The Pope Francis I know
His role in Argentina stirs controversy, but now Francis can start with a new name and a clean bill of moral health
There are two views on Cardinal Jorge Mario Bergoglio, now Pope Francis. The world has warmed to the first Latin American pope, whose election has cracked open the Eurocentrism of the Catholic church, and who came across on the balcony as so humble, so genuine, so holy. But that is not all that can be said.
In the last 10 years that I have been watching this Argentinian papabile, I have heard two opposite opinions. One sees him as humble, the other as authoritarian. One as progressive and open, the other as conservative and severe. When I met him in Buenos Aires in 2004, he told me he did not give interviews to the press. But he did agree to sit down in the pews with me after his Sunday mass and have a friendly conversation off the record. He came over as a man who was not only passionately committed to the gospel of poverty, but also highly intelligent and cultured.
We have been in touch a couple of times since, and when he was in Rome for the 2005 conclave, I dropped off a letter for him. He replied promptly by ringing up my hotel and giving me two excellent contacts: a well-informed Argentinian journalist in Rome, and his then press secretary, Guillermo Marcó.
As we were reminded on Thursday, Bergoglio’s name had been connected with the dirty war in the 1970s in Argentina. Was this unjust? I am convinced by Marcó’s assurance that it was a “very grave calumny”. From 1973 to 1979, as Jesuit provincial, Bergoglio had a confrontation with a couple of priests, Orland Yorio and Francisco Jalics, who were living in a poor barrio and carrying out dangerous work against the military dictatorship. They felt betrayed by Bergoglio because instead of endorsing their work and protecting them, he demanded they leave the barrio. When they refused, they had to leave the Jesuit order. When they were later “disappeared” and tortured, it seemed to many that Bergoglio had been siding with the repression. It was the kind of complex situation that is capable of multiple interpretations, but it is far more likely Bergoglio was trying to save their lives.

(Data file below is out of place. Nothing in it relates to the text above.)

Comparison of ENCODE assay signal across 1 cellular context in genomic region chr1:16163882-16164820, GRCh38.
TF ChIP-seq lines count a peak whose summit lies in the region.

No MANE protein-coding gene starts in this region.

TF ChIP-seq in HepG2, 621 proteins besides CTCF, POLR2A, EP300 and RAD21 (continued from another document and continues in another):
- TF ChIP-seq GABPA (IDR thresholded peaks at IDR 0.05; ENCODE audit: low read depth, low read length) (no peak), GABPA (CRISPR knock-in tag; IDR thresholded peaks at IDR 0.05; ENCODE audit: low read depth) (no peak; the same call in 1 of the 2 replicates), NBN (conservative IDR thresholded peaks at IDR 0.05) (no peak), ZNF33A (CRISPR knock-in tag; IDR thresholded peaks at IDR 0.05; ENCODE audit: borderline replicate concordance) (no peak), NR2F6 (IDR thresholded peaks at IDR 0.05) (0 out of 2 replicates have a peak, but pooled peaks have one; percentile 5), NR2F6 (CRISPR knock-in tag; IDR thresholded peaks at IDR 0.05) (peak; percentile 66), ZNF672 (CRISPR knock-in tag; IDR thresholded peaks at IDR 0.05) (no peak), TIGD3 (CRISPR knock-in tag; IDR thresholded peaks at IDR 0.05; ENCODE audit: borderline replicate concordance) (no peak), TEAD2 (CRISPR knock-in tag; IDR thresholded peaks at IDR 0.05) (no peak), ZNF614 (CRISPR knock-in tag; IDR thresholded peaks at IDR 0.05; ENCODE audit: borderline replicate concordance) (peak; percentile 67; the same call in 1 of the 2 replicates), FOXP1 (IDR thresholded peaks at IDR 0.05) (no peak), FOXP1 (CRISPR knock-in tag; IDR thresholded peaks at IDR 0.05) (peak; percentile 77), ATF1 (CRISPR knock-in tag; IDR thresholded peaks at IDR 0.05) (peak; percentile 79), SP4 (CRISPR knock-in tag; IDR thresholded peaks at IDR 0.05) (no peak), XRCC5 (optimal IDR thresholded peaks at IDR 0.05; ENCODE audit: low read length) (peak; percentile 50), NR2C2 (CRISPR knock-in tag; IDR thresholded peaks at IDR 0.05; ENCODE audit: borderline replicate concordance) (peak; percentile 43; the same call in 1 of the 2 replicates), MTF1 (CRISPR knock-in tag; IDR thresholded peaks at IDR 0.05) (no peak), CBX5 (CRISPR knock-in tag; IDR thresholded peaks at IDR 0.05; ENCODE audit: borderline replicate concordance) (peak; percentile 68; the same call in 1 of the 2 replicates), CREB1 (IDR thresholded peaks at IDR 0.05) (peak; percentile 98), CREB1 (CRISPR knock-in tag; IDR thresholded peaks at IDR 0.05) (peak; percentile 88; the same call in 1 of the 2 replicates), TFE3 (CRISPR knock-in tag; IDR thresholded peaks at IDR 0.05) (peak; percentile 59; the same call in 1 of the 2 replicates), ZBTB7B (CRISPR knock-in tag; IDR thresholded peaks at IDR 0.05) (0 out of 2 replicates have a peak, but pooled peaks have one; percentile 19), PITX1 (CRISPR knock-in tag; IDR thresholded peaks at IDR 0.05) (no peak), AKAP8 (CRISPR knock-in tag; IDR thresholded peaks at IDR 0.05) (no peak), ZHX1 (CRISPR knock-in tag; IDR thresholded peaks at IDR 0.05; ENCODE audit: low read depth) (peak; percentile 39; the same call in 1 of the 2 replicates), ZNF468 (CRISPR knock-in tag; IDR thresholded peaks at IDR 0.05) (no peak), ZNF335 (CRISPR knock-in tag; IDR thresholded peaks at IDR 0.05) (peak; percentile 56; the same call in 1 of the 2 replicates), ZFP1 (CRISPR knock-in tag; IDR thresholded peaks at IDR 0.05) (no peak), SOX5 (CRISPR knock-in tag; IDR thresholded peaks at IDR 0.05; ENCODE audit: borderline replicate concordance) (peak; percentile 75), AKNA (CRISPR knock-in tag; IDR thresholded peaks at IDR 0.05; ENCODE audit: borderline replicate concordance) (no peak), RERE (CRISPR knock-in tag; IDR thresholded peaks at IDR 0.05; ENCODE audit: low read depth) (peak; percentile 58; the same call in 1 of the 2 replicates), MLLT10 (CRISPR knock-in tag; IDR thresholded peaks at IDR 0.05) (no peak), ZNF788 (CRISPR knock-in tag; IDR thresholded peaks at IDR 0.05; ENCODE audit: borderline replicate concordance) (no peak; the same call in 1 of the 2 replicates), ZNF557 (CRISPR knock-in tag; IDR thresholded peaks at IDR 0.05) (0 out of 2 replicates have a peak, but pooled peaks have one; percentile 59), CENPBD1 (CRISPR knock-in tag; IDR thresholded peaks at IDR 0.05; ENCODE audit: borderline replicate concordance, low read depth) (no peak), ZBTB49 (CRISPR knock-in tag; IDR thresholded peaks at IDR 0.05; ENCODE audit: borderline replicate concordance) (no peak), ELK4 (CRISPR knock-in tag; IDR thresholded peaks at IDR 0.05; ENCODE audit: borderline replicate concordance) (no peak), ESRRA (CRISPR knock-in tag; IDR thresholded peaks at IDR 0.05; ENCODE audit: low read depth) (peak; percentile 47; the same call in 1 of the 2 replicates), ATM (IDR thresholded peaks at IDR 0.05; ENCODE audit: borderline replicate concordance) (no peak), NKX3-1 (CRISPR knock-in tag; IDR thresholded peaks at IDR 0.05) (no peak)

When I spoke with fellow Jesuits from other countries about Bergoglio’s prospects for becoming pope, I was taken aback by their dislike. He was harsh and disciplinarian, they said, and never went to visit his Jesuit brothers in the curia in Rome. According to Marcó, the alienation between Bergoglio and the Jesuits was a thorn in his side that he bore with silent patience.
Because of issues like this, and his confrontations with the Argentinian government on questions such as same-sex marriage, he has been classed as a conservative. But a different picture has been painted by one of Bergoglio’s friends, a radical feminist and Catholic called Clelia Luro, who is about as far to the left on the ecclesial spectrum as you can go. She married a prominent and respected bishop, Jerónimo Podestá – one of the leaders of the progressive reforms that followed the second Vatican council – and was sometimes seen concelebrating mass with him, the kind of thing that makes a Catholic cleric’s hair stand on end. But Bergoglio reacted differently.
Luro talked to me at length about her friend, of whom she has the highest opinion, and told me how she would write to him almost weekly, and he would always reply by ringing her up and having a short chat. When Podesta was dying, Bergoglio was the only Catholic cleric who went to visit him in hospital, and, when he died, the only one who showed public recognition of his great contribution to the Argentinian church.